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A new study from Women’s Media Center has found “little progress” for female nominees in this year’s non-acting Oscar race, with 77% of all behind-the-scenes nominations awarded to men.

Women winners: Why are females missing out on industry awards?

A new study from Women’s Media Center has found “little progress” for female nominees in this year’s non-acting Oscar race. With 77% of all behind-the-scenes nominations awarded to men, the report states: “Despite a concerted push by women and their allies to achieve greater representation for females in all parts of the film industry, the percentage of women barely inched up to 23% from 20% last year in the nine major non-acting categories that feature writing, editing, producing, and directing roles.”

While Rachel Morrison is applauded as the first female cinematographer to be nominated for an Oscar in 90 years, the study also outlines three categories where women were shut out entirely: Visual Effects, Original Score, and Sound Editing.

The non-female zones of the Academy Awards

'Their Finest'
“Female VFX supervisors worked on only 5% of the 250 top-grossing films in 2014, and the numbers do not appear to be improving.” According to figures, eight women have been nominated for sound editing in the past ten years and out of the 141 original scores eligible for Oscar nomination, only five were composed by women.

Meanwhile, “only Rachel Portman for Their Finest or Tamar-kali for Mudbound had a realistic shot” at nomination for their original scores, but neither were honored. In the Best Picture category only eight female producers were chosen, down from last year’s ten year high of nine.

“This is especially disappointing considering five of the nine films nominated for Best Picture star or co-star a female lead, and four of them have Best Actress nominations,” the report reflects. “This represents an unusually strong year for female-driven films. The last time there were four Best Picture contenders featuring Best Actress nominees was 2012.”

The Academy Awards aren’t the only culprits

Jane Campion
The 2018 British Academy Of Film And Television Arts recently came under fire for a similar diversity-snafu with what some critics saw to be an underrepresentation of female film industry professionals. Notably, there were no female nominees included for consideration in the categories of Best Film, Best Director, Best Cinematography, Best British Film, Best Original Score, or Best Sound. Over the pond, the awards ceremony was basically a gigantic sausage-fest.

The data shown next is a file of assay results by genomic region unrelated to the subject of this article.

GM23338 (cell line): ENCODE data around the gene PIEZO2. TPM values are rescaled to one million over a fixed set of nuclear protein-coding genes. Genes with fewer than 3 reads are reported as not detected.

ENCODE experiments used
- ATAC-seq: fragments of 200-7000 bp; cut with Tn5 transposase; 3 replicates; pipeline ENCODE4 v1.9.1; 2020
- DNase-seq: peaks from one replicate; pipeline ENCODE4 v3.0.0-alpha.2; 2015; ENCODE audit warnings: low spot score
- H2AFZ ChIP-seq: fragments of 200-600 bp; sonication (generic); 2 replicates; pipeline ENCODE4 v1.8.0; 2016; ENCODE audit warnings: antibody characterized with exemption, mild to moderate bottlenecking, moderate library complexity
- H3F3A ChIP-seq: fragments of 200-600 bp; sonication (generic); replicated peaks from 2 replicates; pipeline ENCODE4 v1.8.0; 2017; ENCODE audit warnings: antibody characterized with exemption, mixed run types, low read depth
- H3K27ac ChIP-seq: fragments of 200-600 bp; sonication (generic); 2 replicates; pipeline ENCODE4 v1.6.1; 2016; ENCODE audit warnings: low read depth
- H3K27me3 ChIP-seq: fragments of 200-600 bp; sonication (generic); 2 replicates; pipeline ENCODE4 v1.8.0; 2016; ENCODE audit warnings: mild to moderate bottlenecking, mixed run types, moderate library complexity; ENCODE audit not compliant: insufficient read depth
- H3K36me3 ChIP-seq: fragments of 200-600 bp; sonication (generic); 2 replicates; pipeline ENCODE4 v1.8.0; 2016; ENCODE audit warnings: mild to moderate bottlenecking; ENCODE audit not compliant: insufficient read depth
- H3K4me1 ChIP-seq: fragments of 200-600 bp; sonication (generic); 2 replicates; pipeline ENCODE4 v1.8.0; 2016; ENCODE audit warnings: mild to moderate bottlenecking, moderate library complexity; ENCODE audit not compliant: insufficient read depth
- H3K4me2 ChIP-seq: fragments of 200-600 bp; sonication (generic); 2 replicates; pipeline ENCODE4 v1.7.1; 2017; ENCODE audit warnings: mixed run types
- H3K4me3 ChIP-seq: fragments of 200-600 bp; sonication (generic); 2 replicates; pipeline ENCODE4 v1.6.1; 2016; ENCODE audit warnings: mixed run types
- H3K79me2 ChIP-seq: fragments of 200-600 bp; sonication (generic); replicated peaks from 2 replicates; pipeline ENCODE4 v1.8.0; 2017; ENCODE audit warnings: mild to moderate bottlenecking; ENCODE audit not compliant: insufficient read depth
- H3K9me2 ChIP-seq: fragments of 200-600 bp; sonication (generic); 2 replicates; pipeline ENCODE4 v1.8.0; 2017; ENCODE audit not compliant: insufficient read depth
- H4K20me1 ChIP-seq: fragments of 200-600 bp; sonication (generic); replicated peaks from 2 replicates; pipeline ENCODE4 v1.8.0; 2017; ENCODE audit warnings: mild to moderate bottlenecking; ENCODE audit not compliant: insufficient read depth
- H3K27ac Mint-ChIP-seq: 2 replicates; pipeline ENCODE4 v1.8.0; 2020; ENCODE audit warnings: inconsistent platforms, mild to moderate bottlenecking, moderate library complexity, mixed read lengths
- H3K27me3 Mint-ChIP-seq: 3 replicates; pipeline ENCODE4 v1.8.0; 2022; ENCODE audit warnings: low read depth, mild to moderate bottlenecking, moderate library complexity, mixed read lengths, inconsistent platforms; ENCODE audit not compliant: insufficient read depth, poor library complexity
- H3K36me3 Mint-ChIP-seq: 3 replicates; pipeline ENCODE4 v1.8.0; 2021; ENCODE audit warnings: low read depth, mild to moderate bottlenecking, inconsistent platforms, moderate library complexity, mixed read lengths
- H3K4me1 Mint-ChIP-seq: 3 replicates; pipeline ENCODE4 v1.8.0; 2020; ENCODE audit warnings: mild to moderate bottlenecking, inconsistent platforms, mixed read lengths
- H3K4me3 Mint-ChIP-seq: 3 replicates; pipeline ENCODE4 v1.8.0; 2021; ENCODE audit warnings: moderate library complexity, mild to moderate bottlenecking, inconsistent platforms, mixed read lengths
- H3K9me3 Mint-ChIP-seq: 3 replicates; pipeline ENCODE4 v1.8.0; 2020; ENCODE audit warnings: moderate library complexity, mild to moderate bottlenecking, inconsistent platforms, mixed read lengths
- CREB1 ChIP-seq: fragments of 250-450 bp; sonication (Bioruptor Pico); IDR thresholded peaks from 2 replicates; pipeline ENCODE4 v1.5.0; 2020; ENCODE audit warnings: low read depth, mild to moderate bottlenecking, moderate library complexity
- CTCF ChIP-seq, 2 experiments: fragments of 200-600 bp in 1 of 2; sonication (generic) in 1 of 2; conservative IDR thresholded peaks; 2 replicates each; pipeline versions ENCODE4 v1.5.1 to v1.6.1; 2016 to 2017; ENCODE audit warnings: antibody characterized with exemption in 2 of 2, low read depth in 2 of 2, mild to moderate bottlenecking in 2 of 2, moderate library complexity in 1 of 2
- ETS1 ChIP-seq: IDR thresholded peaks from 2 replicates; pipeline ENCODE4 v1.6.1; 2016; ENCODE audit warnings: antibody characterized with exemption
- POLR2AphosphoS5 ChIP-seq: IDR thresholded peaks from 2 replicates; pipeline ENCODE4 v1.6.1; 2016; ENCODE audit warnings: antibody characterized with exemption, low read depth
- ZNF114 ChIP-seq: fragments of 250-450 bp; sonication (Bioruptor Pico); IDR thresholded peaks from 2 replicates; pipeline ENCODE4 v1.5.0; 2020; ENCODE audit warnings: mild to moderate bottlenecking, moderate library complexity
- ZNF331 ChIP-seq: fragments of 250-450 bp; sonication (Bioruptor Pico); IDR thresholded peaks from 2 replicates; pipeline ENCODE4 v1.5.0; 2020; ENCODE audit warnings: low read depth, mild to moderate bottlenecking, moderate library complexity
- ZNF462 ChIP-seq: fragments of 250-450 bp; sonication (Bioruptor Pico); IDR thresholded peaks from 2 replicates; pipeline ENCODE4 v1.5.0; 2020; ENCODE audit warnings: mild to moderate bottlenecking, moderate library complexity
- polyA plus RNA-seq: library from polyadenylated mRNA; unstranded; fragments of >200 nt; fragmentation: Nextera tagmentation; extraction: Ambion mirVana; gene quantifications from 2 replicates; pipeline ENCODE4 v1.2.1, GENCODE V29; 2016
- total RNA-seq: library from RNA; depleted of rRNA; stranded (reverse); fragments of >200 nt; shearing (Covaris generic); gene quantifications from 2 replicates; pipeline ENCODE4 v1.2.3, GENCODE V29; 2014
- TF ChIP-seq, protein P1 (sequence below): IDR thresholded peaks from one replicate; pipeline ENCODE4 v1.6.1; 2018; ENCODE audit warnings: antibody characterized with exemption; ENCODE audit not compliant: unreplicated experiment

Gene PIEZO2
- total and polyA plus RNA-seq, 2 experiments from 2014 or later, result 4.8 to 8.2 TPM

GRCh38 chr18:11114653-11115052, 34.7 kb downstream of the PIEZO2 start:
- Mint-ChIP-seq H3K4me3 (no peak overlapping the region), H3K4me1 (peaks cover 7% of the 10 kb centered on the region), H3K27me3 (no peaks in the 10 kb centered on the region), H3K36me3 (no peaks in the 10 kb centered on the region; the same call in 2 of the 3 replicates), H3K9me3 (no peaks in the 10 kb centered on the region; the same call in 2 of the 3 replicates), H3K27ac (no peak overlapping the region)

According to the Verdict, “slightly less” than 23% of all nominees were female in 2018. However, if you discount those who were part of a mixed-gender team, that percentage drops to 18% representing just 17 nominees out of 92 non-actor nominations.

It’s also interesting to note that Cannes Film Festival hasn’t awarded their most esteemed prize – the Palme d’Or – to a woman since Jane Campion for The Piano in 1993. That’s 24 years’ worth of women apparently failing to create cinematic excellence (by Cannes’s standards at least).

Do award show failures simply reflect movie industry representation?

As disclosed by the Center for the Study of Women in Television and Film, women are apparently underrepresented in non-acting Hollywood roles. Despite making up 52% of the moviegoing population, women only managed to represent 8% of directors, 10% of writers, 2% of cinematographers, 24% of producers, and 14% of editors on the top 100 grossing films of 2017.

While the study focused on the behind-the-scenes work of major motion pictures, it’s worth noting the British Independent Film Awards presented a more optimistic portrait of female filmmakers in indie cinema. BIFA’s gender diversity analysis found that from 2016 to 2017, female nominees for Breakthrough Producer had risen from 35% to 44%, and from 13% to 31% for Best Debut Screenwriter.

The Oscars: Are we in for more virtue-signalling?

The aforementioned studies may suggest female filmmakers are underrepresented behind the scenes. No doubt, this is a topic that will be heavily discussed at the forthcoming Oscar awards, although we can’t help but despair at the thought of another example of diversity-themed chest puffing. Are the 2018 Academy Awards set to be yet another night of red-carpet virtue signalling? All signs point to yes.

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